@Override
  public void save(RegisteredClient registeredClient) {
  }

  @Override
  public RegisteredClient findById(String id) {
    var client = this.clientRepository.findById(id).orElseThrow();
    return Client.toRegisteredClient(client);
  }

  @Override
  public RegisteredClient findByClientId(String clientId) {
    var client = this.clientRepository.findById(clientId).orElseThrow();
    return Client.toRegisteredClient(client);
  }

  public ClientResponse createClient(CreateClientRequest request) {
    var scopes = request.getScopes().stream().map(ClientScope::new).collect(Collectors.toSet());
    scopes.forEach(this.clientScopeRepository::save);

    var client = new Client(request);
    client.setScopes(scopes);
    this.clientRepository.save(client);

    client.setRedirectUris(request.getRedirectUris().stream()
        .map(url -> new ClientRedirectUrl(url, client))
        .collect(Collectors.toSet()));
    client.getRedirectUris().forEach(this.clientRedirectUrlRepository::save);

    return new ClientResponse(client);
  }
}
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And now this is how the Oauth2Config class looks like:

@Configuration
@RequiredArgsConstructor
public class Oauth2Config {

  private final ClientService clientService;

  @Bean
  @Order(HIGHEST_PRECEDENCE)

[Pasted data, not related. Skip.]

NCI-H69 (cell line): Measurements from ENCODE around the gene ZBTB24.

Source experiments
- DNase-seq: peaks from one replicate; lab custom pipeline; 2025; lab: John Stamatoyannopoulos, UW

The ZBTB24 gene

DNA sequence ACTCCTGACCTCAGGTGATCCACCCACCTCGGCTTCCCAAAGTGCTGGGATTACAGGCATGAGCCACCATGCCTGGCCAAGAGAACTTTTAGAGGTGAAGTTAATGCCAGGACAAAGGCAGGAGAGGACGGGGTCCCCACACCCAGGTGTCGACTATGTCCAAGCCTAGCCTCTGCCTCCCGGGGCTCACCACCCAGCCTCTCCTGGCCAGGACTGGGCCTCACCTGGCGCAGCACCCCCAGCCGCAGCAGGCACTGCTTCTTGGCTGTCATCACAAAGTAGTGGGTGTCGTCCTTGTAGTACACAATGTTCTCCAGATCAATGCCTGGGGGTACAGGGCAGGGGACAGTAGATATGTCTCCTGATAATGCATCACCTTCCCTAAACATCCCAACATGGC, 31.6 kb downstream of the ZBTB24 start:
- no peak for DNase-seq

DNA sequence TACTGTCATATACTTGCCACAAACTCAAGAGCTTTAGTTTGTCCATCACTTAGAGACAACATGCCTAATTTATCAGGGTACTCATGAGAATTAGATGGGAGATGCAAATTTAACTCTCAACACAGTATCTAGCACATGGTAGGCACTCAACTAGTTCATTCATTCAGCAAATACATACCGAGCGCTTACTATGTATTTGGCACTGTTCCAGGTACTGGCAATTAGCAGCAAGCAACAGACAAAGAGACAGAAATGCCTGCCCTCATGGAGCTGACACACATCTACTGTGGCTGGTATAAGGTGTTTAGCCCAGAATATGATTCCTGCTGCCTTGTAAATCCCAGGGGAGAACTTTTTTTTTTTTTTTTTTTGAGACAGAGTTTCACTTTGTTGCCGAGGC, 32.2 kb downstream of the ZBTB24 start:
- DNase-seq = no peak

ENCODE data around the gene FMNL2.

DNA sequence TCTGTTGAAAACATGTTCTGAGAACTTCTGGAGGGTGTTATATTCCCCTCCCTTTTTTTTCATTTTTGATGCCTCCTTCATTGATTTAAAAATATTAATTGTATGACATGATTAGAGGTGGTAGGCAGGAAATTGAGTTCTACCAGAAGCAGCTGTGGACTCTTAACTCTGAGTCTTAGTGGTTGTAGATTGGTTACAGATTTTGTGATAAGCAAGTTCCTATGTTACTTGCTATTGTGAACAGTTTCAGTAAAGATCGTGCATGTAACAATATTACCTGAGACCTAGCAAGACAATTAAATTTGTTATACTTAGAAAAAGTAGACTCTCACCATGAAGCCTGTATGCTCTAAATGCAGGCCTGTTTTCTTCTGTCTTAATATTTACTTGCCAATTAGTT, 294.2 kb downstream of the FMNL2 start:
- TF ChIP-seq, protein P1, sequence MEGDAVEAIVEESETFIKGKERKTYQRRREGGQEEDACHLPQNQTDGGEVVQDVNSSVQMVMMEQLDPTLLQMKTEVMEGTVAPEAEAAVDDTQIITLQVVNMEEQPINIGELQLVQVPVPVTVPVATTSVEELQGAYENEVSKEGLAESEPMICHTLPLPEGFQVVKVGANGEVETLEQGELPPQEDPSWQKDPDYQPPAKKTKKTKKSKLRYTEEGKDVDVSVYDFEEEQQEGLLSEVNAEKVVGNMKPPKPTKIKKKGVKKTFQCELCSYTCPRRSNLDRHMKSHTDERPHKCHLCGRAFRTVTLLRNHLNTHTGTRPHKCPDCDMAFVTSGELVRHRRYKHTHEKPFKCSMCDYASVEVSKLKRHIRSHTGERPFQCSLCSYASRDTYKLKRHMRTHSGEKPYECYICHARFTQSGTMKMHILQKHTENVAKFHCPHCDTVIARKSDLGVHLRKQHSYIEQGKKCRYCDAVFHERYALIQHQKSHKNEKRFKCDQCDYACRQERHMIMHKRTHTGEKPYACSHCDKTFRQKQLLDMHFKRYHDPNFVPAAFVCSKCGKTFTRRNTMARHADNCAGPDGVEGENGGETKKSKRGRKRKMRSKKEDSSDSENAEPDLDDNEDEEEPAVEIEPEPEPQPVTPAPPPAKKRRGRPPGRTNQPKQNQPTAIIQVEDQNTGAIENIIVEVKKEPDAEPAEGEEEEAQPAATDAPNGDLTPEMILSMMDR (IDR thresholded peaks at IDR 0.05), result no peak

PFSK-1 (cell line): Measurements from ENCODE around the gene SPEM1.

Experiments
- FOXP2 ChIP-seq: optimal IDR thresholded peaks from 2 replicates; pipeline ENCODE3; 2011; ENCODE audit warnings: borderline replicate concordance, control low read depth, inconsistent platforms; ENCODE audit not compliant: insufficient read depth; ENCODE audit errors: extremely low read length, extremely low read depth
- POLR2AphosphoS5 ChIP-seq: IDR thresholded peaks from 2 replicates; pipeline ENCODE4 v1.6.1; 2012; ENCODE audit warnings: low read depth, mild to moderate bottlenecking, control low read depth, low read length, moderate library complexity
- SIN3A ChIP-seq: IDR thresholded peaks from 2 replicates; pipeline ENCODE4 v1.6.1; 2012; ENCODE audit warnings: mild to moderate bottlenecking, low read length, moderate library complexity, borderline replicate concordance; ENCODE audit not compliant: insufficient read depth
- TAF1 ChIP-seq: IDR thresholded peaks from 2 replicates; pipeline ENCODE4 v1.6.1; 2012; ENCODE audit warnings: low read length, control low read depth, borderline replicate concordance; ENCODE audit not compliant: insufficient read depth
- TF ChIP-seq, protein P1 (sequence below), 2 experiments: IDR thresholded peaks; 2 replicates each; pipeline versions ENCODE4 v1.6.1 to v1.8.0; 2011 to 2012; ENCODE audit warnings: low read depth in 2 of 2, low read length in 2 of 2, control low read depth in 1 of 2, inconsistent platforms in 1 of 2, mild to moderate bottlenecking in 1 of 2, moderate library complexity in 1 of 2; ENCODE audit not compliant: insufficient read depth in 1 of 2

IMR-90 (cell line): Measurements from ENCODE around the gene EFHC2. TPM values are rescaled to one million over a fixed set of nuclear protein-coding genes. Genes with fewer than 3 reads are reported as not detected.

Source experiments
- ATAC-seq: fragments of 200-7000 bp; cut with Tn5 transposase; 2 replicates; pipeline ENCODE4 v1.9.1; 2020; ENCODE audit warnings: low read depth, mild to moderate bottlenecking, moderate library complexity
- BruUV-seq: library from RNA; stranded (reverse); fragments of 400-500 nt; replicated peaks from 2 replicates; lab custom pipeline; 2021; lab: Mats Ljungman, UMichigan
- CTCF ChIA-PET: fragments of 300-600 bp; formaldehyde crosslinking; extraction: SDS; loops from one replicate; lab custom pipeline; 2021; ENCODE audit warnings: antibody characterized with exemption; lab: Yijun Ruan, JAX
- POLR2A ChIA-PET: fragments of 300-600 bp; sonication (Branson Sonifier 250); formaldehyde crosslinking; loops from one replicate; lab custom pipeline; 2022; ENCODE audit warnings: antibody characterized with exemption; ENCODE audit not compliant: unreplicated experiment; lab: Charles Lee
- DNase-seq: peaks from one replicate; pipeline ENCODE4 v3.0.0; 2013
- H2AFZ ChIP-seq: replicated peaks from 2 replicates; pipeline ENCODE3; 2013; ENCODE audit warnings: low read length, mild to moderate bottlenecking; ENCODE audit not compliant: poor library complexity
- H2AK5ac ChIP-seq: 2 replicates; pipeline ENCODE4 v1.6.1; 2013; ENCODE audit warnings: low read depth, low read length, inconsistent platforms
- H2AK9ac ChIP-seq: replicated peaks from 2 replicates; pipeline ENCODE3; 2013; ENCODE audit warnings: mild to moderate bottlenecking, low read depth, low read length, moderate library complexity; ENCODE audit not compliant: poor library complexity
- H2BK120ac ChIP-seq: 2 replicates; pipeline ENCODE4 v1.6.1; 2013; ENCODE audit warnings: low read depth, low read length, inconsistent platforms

public SecurityFilterChain authorizationServerSecurityFilterChain(HttpSecurity http)
      throws Exception {
    OAuth2AuthorizationServerConfiguration.applyDefaultSecurity(http);

    http
        // Redirect to the login page when not authenticated from the
        // authorization endpoint
        .exceptionHandling((exceptions) -> exceptions
            .authenticationEntryPoint(
                new LoginUrlAuthenticationEntryPoint("/login"))
        );


    return http.build();
  }

  @Bean
  public JWKSource<SecurityContext> jwkSource() {
    KeyPair keyPair = generateRsaKey();
    RSAPublicKey publicKey = (RSAPublicKey) keyPair.getPublic();
    RSAPrivateKey privateKey = (RSAPrivateKey) keyPair.getPrivate();
    RSAKey rsaKey = new RSAKey.Builder(publicKey)
        .privateKey(privateKey)
        .keyID(UUID.randomUUID().toString())
        .build();
    JWKSet jwkSet = new JWKSet(rsaKey);
    return new ImmutableJWKSet<>(jwkSet);
  }

  private static KeyPair generateRsaKey() {
    KeyPair keyPair;
    try {
      KeyPairGenerator keyPairGenerator = KeyPairGenerator.getInstance("RSA");
      keyPairGenerator.initialize(2048);
      keyPair = keyPairGenerator.generateKeyPair();
    }
    catch (Exception ex) {
      throw new IllegalStateException(ex);